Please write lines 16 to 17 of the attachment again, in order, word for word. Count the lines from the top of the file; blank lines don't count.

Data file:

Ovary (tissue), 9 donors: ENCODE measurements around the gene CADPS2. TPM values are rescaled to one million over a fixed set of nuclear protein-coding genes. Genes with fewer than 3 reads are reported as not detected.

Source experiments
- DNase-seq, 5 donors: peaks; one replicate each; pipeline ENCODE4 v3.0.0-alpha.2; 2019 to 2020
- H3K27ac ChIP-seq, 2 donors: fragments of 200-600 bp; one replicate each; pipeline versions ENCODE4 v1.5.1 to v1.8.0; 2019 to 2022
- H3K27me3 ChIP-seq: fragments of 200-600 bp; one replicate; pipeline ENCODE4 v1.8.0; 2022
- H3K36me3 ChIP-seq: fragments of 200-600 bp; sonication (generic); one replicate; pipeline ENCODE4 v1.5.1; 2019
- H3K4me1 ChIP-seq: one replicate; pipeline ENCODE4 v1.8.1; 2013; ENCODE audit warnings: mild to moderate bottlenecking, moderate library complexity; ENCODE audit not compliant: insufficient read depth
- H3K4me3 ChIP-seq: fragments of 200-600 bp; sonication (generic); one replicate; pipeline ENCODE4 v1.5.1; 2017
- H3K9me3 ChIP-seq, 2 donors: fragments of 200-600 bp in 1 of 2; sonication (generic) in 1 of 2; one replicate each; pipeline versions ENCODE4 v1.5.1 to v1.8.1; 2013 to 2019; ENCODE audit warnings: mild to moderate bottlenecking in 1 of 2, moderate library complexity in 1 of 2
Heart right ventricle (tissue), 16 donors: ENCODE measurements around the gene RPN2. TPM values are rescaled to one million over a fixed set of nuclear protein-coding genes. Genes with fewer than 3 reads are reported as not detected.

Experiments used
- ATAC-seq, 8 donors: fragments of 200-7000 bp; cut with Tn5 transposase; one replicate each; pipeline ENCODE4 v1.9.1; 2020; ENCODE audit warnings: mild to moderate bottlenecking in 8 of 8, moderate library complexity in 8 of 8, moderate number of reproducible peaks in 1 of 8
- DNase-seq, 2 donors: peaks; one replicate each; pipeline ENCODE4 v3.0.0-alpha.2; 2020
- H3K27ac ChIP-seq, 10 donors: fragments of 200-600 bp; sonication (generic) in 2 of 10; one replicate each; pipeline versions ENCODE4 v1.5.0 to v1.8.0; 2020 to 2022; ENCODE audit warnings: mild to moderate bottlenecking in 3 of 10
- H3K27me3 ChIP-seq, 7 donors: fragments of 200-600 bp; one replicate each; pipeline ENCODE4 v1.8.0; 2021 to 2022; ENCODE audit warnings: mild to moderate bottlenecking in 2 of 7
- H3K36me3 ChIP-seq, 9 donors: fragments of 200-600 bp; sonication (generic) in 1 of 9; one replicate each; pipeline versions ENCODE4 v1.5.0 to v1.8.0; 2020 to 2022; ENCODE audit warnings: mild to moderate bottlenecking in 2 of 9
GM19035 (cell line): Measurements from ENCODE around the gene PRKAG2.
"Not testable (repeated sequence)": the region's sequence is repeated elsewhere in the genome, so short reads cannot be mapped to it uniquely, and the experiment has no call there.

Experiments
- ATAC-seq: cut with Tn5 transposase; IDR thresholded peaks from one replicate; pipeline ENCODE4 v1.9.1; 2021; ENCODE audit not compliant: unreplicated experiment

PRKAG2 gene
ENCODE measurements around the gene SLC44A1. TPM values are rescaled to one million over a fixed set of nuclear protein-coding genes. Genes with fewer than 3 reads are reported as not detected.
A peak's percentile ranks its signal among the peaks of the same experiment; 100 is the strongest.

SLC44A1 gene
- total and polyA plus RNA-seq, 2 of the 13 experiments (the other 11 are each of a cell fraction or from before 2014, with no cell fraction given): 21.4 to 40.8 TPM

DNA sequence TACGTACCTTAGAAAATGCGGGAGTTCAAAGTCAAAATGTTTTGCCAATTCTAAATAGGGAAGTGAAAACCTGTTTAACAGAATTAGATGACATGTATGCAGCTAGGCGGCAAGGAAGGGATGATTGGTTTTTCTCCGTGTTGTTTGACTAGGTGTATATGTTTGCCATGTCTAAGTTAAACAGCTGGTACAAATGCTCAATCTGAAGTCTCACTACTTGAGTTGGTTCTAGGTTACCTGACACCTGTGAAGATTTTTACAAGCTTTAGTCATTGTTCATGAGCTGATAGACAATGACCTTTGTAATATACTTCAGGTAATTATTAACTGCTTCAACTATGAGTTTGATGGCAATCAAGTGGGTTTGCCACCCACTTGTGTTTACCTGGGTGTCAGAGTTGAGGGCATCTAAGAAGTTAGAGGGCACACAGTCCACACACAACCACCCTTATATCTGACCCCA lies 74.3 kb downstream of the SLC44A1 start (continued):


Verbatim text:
- H3K36me3 ChIP-seq, 9 donors: fragments of 200-600 bp; sonication (generic) in 1 of 9; one replicate each; pipeline versions ENCODE4 v1.5.0 to v1.8.0; 2020 to 2022; ENCODE audit warnings: mild to moderate bottlenecking in 2 of 9
GM19035 (cell line): Measurements from ENCODE around the gene PRKAG2.